Councils Spending Billions On Britain’s Roads, But Complaints Continue

Tue 20th Aug 2019

Local councils in England spent almost £2bn on repairing the nation’s roads in the past two years, but according to new data the complaints from the public continue.

New data shows that local authorities spent £989,866,134 on repairs in the period between 2018 and 2019 and a similar figure, £820,573,877 the year before. 

The total figure on repairs was £1.77bn, which is just 0.9% of the combined budget for local authorities of £190.4bn.

The data, which has been gathered by the Federation of Small Businesses shows big disparities in the levels of spend across different authorities, with councils in Yorkshire and Humber spending £239m more than councils in the north east.

Despite these huge spends, and more funds promised by central government, it appears that the state of the roads network shows no signs of improvement with many councils paying out record levels of compensation.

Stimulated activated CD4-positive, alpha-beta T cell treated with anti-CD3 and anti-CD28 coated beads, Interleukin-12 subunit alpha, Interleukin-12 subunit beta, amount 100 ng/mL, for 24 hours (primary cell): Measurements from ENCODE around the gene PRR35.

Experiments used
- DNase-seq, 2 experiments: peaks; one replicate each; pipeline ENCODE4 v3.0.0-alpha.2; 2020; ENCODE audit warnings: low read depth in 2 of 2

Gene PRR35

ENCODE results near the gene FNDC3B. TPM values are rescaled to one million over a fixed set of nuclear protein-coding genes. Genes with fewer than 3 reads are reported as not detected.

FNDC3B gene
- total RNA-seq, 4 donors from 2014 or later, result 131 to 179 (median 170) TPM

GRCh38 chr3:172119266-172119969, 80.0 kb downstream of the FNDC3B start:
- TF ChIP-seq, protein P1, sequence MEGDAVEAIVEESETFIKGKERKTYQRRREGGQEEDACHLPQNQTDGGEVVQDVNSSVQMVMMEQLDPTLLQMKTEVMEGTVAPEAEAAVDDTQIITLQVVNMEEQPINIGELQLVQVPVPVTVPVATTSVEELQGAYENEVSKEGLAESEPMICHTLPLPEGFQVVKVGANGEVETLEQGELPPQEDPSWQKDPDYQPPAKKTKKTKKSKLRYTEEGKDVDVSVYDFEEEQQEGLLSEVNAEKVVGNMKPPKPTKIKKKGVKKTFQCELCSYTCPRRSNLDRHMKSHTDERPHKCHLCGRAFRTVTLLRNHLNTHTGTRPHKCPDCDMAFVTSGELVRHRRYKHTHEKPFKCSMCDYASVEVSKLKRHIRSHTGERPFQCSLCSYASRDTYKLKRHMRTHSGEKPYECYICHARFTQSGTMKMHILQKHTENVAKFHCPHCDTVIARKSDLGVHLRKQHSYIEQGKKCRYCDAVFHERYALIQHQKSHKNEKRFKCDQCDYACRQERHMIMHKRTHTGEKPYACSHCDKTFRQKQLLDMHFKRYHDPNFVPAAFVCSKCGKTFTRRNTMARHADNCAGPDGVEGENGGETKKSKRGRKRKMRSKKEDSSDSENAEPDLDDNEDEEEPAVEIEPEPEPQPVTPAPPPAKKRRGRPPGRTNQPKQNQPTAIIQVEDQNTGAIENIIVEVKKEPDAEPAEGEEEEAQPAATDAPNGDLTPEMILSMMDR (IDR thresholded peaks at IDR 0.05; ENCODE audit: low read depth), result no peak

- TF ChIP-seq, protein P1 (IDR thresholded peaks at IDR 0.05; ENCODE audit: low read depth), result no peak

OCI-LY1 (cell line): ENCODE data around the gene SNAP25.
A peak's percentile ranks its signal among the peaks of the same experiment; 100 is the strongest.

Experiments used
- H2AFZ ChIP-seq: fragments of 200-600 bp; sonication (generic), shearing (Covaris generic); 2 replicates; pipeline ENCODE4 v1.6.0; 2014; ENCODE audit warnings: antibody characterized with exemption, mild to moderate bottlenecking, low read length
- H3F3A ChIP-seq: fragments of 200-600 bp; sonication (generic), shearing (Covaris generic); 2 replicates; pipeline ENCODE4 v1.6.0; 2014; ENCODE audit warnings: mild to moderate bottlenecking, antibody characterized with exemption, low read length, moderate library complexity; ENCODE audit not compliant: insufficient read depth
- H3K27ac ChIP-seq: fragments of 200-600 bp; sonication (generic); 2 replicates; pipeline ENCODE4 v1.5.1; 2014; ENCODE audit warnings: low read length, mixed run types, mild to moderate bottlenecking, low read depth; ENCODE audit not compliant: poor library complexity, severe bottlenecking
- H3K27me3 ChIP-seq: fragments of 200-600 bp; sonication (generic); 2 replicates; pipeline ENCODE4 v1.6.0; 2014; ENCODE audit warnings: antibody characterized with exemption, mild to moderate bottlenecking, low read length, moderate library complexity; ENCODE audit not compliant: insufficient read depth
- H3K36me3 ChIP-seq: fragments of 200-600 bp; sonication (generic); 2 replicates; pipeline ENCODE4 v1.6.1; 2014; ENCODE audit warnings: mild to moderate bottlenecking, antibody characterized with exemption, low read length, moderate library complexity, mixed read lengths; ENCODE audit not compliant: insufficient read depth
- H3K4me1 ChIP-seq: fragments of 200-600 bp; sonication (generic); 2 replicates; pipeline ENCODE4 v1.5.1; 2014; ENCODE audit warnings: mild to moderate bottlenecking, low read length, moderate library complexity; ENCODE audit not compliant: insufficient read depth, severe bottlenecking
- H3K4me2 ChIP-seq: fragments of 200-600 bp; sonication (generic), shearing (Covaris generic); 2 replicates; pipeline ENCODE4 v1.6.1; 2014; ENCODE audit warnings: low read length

Councils in England received a total of 699.535 pothole complaints in 2018/19, up from 616.557 the previous, which works out at a complaint every 49 seconds.

Mike Cherry, FSB national chairman, said: “Poorly looked-after roads peppered with holes and cracks not only hamper their ability to do business, but lead to damaged vehicles, which are often vital assets to small firms working without large capital reserves.

“These figures show just how widespread the issue is and it’s clear that the Government and local authorities need to sit up and take notice. Measures like more funding for local authorities and improving the coordination between authorities and utility companies, will go some way in helping ease the burden of this ever-growing issue.”